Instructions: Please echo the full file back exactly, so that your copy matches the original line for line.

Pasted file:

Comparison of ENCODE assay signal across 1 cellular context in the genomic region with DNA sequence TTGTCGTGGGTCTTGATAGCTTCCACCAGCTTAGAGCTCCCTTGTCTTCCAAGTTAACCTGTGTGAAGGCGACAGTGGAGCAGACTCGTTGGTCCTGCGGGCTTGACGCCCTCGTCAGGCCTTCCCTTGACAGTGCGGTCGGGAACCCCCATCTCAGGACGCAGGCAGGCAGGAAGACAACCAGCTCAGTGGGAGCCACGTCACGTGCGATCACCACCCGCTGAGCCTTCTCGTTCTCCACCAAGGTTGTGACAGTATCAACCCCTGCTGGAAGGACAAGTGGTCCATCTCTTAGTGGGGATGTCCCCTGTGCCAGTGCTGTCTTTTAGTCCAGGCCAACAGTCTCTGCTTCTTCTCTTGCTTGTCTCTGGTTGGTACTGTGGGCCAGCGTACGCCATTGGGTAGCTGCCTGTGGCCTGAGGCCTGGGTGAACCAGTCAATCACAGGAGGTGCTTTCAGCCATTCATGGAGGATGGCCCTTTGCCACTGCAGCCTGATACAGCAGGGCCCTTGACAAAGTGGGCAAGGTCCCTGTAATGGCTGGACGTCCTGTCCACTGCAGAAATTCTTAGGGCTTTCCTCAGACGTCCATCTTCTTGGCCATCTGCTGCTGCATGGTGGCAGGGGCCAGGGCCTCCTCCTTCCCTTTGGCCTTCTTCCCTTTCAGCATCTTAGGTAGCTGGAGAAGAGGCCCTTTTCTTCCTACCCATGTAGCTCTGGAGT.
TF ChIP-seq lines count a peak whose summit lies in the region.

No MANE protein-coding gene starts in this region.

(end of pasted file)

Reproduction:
Comparison of ENCODE assay signal across 1 cellular context in the genomic region with DNA sequence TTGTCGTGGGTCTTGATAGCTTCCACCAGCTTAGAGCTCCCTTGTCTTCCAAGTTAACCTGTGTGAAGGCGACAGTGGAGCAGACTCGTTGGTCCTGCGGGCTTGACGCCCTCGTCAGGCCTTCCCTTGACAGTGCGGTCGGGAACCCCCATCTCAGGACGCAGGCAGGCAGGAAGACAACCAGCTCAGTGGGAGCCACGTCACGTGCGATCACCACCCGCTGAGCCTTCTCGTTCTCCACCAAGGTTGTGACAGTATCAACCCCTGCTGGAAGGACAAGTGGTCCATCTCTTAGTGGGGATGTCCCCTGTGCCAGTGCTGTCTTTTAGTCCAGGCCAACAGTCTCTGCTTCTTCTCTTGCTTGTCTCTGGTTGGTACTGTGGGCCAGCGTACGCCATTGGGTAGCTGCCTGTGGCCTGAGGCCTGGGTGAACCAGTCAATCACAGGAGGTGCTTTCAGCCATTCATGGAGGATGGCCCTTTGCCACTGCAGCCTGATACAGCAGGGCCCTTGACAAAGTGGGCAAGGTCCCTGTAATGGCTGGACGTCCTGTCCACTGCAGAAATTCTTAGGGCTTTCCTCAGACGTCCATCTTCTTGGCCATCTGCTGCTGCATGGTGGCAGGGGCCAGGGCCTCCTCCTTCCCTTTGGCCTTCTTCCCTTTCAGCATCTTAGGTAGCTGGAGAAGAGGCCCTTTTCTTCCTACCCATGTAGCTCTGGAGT.
TF ChIP-seq lines count a peak whose summit lies in the region.

No MANE protein-coding gene starts in this region.